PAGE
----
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Paper notes to my electronic list, process help and advice

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  • Paper notes to my electronic list, process help and advice

    OK, basic questions but I'm losing some productivity do to how I handle paper notes and then input them into my electonic system (Outlook). I take allot of notes (in sales). The way I do it is either by a journal or legal paper. When I transfer my actions to my electronic system, what should I do with the paper? I know that David's book says to file it via the project or CYA. My problem is that I keep the papers with me and I get into a bad habit of referring to the paper notes rather than the actionable list in my electronic system. My question is this. Once I enter my notes into my electonic system, should I just file it away for future reference and then use my electonic system for my follow ups rather than relying on paper. I really need be strict with this. I want and need to set up strict rules or I get tangled in my own confustion.

    By carrying the paper, I also carry too much with me when I travel. I used a journal extensively for years because everything is in one place. However, I had problems converting these notes in my journal to my electronic system. Recently, I tried legal paper, which I like. It forces me to reveiw and put in my lists. However, I keep search for "where are my notes on...". From David's book, it looks like I can input the actions from my paper notes and either file or toss the paper. It sounds like the key is to GET THE INFORMATION INTO ME LIST SYSTEM.

    Is this correct, someone set me straight on what is the proper way to do this.

    Thanks much!!

  • #2
    Lose the paper

    My opinion only - people get prety zealous about this.

    Lose the paper once it's been input. You can't spread your data acros multipl containers without creating gaps (chasms?) for stuff to fall though. That's why the issue of synchronization between desktop and Palm (or PPC) comes up so frequently. You have to keep it all in sync.

    I use the NoteTaker wallet that DA designed and I scribble stuff all day long while in meetings or out and about. As soon as I get back to my office, I tear off all my notes and put them in my Inbox for procesing. If a note is time-based, I'll enter it immediately. If the 2-minute rule applies, I'll enter it. Otherwise, it gets input along with all of my other new stuff at my next scheduled collection/organization appointment with myself.

    I use a Palm OS device but, like a lot of people, I've come to use it more as a way of carrying my data with me that as an input device. It's just a lot easier to scribble some notes and input them later (for me). Of course, there are times when a next action pops into my head and I input it directly to the PDA. But I don't sit in meetings trying to take real-time notes on the PDA anymore.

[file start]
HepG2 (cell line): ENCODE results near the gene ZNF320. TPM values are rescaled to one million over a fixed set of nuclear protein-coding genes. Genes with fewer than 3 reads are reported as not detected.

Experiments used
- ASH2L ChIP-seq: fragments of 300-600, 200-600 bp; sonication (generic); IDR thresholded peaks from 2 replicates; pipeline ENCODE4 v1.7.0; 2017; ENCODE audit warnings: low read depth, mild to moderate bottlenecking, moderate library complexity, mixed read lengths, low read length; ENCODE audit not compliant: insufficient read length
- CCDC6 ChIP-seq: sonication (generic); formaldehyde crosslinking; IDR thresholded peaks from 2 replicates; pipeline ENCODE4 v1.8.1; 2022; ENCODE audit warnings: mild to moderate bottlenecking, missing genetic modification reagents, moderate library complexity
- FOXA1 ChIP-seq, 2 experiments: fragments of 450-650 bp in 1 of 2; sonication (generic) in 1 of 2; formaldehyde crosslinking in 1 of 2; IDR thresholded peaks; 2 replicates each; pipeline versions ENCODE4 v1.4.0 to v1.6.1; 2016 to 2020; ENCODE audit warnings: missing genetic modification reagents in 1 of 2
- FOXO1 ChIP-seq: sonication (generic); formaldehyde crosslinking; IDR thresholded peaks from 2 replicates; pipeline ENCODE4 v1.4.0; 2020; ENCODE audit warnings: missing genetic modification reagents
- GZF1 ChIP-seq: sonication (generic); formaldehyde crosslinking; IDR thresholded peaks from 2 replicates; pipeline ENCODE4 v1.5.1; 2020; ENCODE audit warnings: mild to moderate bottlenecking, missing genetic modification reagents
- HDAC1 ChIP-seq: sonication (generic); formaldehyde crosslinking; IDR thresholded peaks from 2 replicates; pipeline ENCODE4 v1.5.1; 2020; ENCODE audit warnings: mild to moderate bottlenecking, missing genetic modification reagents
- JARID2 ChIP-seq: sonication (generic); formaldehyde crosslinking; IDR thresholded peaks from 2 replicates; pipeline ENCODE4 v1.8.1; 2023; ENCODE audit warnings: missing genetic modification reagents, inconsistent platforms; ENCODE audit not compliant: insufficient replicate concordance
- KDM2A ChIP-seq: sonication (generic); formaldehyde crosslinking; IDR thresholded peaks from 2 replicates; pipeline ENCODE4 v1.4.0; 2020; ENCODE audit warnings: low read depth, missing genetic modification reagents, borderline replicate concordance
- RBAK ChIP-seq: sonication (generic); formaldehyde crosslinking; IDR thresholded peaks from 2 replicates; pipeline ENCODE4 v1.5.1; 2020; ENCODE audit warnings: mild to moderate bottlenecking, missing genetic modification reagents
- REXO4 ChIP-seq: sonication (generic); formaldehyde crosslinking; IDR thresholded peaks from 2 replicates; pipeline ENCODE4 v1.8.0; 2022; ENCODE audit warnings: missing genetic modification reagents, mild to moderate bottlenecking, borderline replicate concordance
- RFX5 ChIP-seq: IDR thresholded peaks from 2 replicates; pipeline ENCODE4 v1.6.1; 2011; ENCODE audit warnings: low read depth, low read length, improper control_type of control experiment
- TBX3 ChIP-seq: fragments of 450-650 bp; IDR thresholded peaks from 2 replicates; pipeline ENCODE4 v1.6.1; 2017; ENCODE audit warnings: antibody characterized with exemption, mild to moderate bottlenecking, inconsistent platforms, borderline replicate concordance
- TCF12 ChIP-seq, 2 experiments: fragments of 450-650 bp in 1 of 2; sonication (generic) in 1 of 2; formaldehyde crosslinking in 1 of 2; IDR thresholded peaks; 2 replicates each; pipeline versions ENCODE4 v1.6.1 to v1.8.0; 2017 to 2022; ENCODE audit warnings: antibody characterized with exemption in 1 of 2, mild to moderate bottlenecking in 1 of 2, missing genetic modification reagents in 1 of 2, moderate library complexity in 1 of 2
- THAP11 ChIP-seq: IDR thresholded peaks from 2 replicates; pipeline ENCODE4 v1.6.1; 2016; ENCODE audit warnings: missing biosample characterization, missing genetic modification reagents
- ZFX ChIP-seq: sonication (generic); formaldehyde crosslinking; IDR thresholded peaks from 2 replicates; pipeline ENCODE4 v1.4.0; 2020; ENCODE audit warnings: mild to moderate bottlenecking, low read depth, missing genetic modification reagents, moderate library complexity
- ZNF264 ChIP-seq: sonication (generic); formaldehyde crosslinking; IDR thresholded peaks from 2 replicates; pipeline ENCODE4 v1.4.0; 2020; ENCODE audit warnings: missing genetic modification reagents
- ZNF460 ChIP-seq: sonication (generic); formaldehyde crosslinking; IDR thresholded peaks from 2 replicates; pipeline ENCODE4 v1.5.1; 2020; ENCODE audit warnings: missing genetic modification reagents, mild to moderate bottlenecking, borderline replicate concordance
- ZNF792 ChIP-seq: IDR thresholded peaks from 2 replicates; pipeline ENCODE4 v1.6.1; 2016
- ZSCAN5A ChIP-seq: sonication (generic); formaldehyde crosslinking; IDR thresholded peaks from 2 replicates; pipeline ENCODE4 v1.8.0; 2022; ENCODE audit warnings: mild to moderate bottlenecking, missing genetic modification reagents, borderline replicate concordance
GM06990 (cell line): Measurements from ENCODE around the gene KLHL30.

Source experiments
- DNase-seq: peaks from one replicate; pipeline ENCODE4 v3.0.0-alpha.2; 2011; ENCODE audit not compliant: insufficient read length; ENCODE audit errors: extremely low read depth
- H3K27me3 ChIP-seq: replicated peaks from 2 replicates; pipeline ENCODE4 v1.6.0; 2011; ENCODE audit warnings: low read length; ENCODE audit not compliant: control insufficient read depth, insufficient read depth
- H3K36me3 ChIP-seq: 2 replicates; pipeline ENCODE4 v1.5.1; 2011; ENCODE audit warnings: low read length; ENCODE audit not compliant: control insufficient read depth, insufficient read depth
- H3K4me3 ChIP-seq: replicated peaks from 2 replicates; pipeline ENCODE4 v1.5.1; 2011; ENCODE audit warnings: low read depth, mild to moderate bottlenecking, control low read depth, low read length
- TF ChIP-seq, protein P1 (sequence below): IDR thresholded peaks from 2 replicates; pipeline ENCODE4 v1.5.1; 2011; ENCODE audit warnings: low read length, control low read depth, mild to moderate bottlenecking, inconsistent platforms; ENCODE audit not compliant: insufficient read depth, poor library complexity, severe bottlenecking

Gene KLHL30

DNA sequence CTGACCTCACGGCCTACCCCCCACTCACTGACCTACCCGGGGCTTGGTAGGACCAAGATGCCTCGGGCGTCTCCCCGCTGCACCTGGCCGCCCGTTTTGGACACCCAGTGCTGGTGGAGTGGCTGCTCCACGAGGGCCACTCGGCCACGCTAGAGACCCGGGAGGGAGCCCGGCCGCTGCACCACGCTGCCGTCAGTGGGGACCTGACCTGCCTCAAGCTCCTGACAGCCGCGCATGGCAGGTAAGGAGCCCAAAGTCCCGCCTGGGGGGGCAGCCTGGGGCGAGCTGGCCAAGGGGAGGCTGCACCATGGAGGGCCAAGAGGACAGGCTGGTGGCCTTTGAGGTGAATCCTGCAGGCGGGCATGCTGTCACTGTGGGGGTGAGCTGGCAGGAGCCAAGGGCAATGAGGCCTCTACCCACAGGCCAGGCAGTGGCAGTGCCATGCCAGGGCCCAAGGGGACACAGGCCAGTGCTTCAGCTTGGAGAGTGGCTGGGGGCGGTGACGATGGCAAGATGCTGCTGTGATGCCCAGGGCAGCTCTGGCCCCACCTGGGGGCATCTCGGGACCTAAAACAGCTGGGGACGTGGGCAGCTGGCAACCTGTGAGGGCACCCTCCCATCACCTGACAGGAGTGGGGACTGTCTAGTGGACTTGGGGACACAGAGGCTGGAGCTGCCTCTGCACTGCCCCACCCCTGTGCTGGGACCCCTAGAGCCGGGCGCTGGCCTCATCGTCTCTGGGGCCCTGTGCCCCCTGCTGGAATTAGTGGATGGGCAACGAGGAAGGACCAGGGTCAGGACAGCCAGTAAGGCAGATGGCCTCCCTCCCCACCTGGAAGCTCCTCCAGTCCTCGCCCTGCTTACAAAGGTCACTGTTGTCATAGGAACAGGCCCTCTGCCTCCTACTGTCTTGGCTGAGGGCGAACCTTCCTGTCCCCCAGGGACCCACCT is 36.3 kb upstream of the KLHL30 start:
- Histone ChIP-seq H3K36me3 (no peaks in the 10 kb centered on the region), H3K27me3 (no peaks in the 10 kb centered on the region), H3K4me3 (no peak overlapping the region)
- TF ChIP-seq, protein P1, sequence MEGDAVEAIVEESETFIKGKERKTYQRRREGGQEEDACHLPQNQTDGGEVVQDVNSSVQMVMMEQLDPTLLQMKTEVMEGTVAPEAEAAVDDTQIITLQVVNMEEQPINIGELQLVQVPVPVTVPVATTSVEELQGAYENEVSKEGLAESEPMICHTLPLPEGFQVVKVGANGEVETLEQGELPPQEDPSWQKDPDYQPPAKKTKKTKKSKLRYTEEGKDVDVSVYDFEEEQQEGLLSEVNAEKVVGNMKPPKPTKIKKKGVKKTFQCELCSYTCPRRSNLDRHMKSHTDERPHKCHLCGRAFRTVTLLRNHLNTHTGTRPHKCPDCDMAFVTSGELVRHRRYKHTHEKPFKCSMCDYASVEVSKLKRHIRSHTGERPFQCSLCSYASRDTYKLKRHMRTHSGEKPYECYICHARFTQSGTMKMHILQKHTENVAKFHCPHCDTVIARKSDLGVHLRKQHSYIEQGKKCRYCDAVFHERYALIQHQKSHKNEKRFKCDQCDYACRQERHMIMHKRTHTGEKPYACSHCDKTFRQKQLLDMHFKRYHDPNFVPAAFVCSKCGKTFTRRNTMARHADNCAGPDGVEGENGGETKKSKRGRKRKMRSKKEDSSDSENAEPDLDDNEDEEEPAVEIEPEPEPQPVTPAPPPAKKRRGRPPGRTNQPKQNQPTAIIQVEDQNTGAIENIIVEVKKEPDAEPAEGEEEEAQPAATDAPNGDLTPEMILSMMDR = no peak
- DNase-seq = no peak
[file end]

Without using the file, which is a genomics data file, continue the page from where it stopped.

Sounds like you might be a candidate for a Tablet PC. I'm starting to get pretty excited about this form factor and am currently planning to get one on my next hardware upgrade cycle. A couple of my key applications (OneNote and MindManager) are ink-enabled and more applications are going that direction every day. Then you get the advantages of a legal pad and you're not doing double entry.

    Comment


    • #3
      I have a similar issue - I do a lot of sales calls and product support calls on the phone and prefer writing on paper. Same in meetings etc. I am looking at recording actions in my electronic list and now scanning the paper as supporting material. I can then keep the scanned images archived and with me when I travel for reference, but dump the actual physical paper. If the action is recorded well enough, there shouldn't be any need to refer to the reference material, but its there if I ever need it.

      Paul

      Comment


      • #4
        Paul,

        I'm the guy who made the original post. What you said is why I originally went to a journal rather than legal paper. I can keep everything in one place, even if I record it on an electronic list.

        Doug

        Comment


        • #5
          The copy machines at my office have a Scan to Email function which allows scanning to a TIF, Multi-Page TIF, or PDF file. I've found that the Multi-Page TIF files work best: they're smaller and load faster.

          After scanning them in, I save the file to a common folder and give it a name that looks like: 03-24-2004 Project X meeting with Joe Bloggs and Steve Smith.

          Instead of trashing the paper, I still save it for a short while in the project folder but I stick a little 3-ring reinforcement sticker in the top left corner so I know it's been scanned. If the project folder gets to big, I just trash the oldest paper that's been scanned.

          I should also note that I draw a little box by each action item as I go through the day.

          So here's my end of day processing of loose paper: